The Times reported that Le Mesurier was "the subject of an intense black propaganda campaign for years by pro-Assad activists and Russian diplomats". The New York Times reported that the group and Le Mesurier were the target of "unfounded conspiracy theories". It was alleged that Le Mesurier's British Army background meant that he was effectively operating as a British state agent. Janine di Giovanni has written the claim he was a spy lacks any evidence. The accusations, from those who are opposed to any Western involvement in Syria and are backers of the Assad regime, include bloggers connected to the English-language Russian media who claim the White Helmets and Le Mesurier were intending to push for regime change in Syria. Ben Nimmo, of the social media analysis company Graphika, said such claims began around 2015 with the involvement of Syrian and Russian forces in the War, and increased after their military began the Siege of Aleppo in late 2016 with their targetting of hospitals, a potential war crime, which the White Helmets witnessed and were by now able to provide video evidence.
A week before Le Mesurier died, he was accused on Twitter by Russia's Ministry of Foreign Affairs official Maria Zakharova of being a former MI6 agent with "connections to terrorist groups". The UK Permanent Representative to the UN, Karen Pierce described Le Mesurier as a "true hero". She denied the charges, saying that they were "categorically untrue. He was a British soldier."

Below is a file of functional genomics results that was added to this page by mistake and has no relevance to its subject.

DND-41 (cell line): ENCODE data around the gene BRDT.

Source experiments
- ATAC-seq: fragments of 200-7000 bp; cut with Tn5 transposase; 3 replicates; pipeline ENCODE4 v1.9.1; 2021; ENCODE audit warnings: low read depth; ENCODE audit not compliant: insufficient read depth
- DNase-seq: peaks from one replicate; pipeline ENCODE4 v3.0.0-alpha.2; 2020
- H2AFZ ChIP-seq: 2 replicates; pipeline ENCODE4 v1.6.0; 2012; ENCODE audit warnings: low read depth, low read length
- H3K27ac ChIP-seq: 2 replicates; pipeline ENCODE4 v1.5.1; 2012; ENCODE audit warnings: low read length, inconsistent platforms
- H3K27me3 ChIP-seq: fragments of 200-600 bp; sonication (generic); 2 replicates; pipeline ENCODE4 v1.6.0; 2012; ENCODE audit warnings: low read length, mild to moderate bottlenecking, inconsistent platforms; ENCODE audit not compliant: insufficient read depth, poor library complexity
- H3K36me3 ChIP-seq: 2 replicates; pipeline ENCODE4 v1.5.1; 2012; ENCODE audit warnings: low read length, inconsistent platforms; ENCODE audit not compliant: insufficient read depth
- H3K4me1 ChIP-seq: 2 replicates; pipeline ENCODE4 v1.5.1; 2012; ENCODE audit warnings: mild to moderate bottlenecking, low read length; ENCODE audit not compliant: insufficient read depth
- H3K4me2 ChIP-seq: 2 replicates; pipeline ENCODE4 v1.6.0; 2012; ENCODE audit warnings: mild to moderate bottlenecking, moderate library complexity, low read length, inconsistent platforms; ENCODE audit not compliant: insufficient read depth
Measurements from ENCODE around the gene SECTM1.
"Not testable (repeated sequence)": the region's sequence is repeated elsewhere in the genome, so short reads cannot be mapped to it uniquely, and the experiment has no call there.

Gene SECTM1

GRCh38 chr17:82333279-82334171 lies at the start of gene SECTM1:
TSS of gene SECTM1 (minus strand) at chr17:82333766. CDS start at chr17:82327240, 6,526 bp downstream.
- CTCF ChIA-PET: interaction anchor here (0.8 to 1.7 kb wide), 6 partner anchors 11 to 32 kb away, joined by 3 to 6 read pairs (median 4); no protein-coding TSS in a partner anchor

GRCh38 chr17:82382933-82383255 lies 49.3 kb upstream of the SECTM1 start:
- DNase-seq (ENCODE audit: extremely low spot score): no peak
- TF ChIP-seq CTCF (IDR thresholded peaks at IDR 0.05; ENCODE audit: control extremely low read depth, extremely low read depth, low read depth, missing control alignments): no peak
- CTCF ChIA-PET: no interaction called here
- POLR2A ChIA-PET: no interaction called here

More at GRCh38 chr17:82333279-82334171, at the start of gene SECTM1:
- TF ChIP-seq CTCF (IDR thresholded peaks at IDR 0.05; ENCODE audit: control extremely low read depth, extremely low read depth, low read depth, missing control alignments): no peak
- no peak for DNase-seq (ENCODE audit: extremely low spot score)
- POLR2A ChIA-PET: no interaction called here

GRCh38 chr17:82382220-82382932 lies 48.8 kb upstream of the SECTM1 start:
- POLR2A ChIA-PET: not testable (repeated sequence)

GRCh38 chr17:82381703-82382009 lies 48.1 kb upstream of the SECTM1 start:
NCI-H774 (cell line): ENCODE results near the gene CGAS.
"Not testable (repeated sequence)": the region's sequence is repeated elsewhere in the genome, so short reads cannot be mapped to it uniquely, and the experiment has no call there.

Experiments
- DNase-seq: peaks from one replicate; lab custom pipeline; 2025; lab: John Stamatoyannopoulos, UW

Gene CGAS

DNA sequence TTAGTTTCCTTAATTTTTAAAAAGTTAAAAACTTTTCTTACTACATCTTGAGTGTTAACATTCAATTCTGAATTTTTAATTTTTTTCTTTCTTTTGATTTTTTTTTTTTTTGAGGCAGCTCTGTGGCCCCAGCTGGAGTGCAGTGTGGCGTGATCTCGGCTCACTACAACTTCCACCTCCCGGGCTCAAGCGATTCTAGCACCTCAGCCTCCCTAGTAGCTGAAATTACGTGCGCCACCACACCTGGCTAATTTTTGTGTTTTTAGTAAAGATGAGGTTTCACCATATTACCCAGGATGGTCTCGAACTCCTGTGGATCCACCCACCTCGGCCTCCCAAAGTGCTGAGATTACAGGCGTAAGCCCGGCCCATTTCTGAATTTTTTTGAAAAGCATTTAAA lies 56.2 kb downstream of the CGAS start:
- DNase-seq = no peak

"If you make the decision to risk your life, to save other people, it goes against radicalization", Le Mesurier told di Giovanni in an article for Newsweek in 2016. "They’ve emerged as the representative of the average, good Syrian."
On 11 November 2019, Le Mesurier was found dead in the street at 4:30 in the morning (1:30 GMT) in the Kemankeş Kara Mustafa Paşa neighbourhood of Beyoğlu, Istanbul, as a result of what appears to have been a fall from his balcony. Le Mesurier was found with fractures to his head and legs. Le Mesurier's wife said they had only a short while earlier gone to bed at 4 a.m., taking sleeping tablets. Later The Times reported that the Turkish police were treating the death as suicide, based on information from Le Mesurier's wife and his recent medical history, and that no forensic, autopsy or CCTV evidence indicated otherwise. On 14 November 2019 Le Mesurier's body was repatriated to London, while the Turkish investigation continued.
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- Rough Index to the Le Mesurier Family, 2010 (PDF), p. 273
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- James Le Mesurier (14 December 2010). "Lessons learnt from Yemen's dark horse triumph as Cup host". The National. Abu Dhabi. Retrieved 11 November 2019.
James Le Mesurier is an expert in strategic urban security at Good Harbor Consulting based in Abu Dhabi
- "Values and Goals". Analysis, Research and Knowledge. Archived from the original on 11 August 2015.